Turkish Delight

Most tourists hug the Mediterranean coast, but Turkey

By TTM on 15 September 2005 in Travel Articles

While the majority of holiday goers frequent the balmy shores of Bodrum and Fethiye, the Eastern Anatolian city of Trabzon and the surrounding area offers visitors good shopping, fantastic alpine hiking trails and unrivalled cultural treasures.

From the shore, the town curves around the busy port of the Black Sea, with its undulating streets and narrow allies leading steeply up to where the main centre of commerce is perched above.  Covered in a slick mist, and being the major city of the region and so close to Georgia, it felt like a frontier town, and with the diverse mix of peoples on the street that morning, flashy Russian traders strolling the streets, buck toothed prostitutes, orthodox burka covered Muslim women and rural fruit sellers from the interior, I didn’t feel out of place with my bags.

Miletian colonists (from west Turkey) founded Trabzon in 746 B.C. Originally called Trapezus, and later Trebizond, it was ruled by the exiled Byzantine Empire until the 15th century. With this influence, the magnificent 13th Century Ayasofya Museum is not to be missed.  Three miles west from city centre, I walked past bustling shops which stocked everything from Nike shell-suits to delicious pistachio and hazelnut treats, out past the old city walls, until arriving at the peaceful gardens surrounding the restored Byzantine church.  Inside I gasped at the impressive dome, in which Christ’s life is depicted in delicate shades of robin’s egg blue, indigos, peaches and golden oranges. Even if you are not religious, the symmetry of the insides with its tone curved arches makes it an attractive place to spend time.

It was on my walk back that I ran into Mr Mustapha, the groundskeeper of Trabzonspor, who gave me a tour of the impressive pitch and who plied me in true Turkish fashion with a spicy hot coffee, chewy rose coloured lokum, some hazelnuts and lots of questions in semi English about football.  And suddenly, with a somewhat surprising should of “Are you sleeping with Brother Jack?!!” he rose to his feet in a spontaneious but joyous rendition of Frere Jacques, encouraging me to sing along.  The people of the city are friendly, once the initial shock of seeing you is gone, and there is always a street you can join kids in having a kick-around with a ball.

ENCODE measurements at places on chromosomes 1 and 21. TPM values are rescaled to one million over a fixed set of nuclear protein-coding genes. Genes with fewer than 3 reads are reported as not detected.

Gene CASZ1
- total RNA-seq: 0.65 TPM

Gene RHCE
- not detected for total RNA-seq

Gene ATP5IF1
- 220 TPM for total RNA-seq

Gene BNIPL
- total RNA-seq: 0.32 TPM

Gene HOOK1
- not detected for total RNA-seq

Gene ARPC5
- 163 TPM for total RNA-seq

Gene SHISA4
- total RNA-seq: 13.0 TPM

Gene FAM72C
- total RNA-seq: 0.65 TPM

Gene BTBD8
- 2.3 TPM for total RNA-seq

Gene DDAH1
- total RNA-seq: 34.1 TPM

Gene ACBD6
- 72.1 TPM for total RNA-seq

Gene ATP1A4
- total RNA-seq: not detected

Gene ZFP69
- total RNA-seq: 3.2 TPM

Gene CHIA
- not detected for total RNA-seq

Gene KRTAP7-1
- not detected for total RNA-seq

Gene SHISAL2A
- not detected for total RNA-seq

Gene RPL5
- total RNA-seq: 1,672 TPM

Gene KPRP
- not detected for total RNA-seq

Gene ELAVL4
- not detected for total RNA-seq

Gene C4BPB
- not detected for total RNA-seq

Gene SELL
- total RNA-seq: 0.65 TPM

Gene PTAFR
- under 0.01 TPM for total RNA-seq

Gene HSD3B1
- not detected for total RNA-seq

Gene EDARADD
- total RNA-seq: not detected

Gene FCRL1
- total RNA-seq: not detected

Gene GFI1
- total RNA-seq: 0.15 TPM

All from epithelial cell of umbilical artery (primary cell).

The city can get a lot of fog from the sea and however interesting and as culturally different Trabzon is, the real jewels (and often better weather) lie just a short distance inland from the city.  The first stop for me was 46km south, the Sumela Monastery. Found in the Altindere National Park, the 4th century church is in a magnificent setting, lodged like an eagles nest, high up on a cliff face 270 meters above a deep gorge.  Surrounded by the ruins of the monks’ dwellings, the church is covered inside and out with brilliant frescoes.  After staggering up the steep path you are treated to a vista of vast forested hills and sounds of waterfall and hunting hawks.  I was led around wearing brilliant neon construction hats in case of odd pieces of plaster coming away onto my head, good for safety, not so good for sexy holiday snaps.

With all this fresh air, I was keen to get walking, and so took a bus ride, through many attractive small towns (including Caykara, where much of Turkey’s tea is grown) and multitudes of twisting routes.  Finally, before sundown, I arrived at the pretty place of Uzungol, located about 100km from Trabzon and a chilly 1090m above sea level. Surrounded by green mountains and in the distant, snowfields, the two strikingly high minarets of the pretty white mosques caught the setting light, while the mosque was reflected in the alpine lake. Supporting several hotels and pensions, it is a good base to explore from, and it is possible to take day hikes up into the mountains to find the Turkish summer wooden houses and grassy pastures or traipse through the valleys, stumbling on pretty bridges, riverside paths and friendly locals.

And as I set on a verge, munching my oven warm loaf of bread, fresh cheese and pistachio nuts, I wouldn’t have traded it in for a beach vacation any day.

When to go: May
October are the warmest months and the busiest for tourists from the Black Sea regions.

How to get there: Turkish Airlines/BA – buses go from Ankara/Istanbul daily

Visa requirements: Required for UK residents (£10 at airport)

www.gototurkey.com

 

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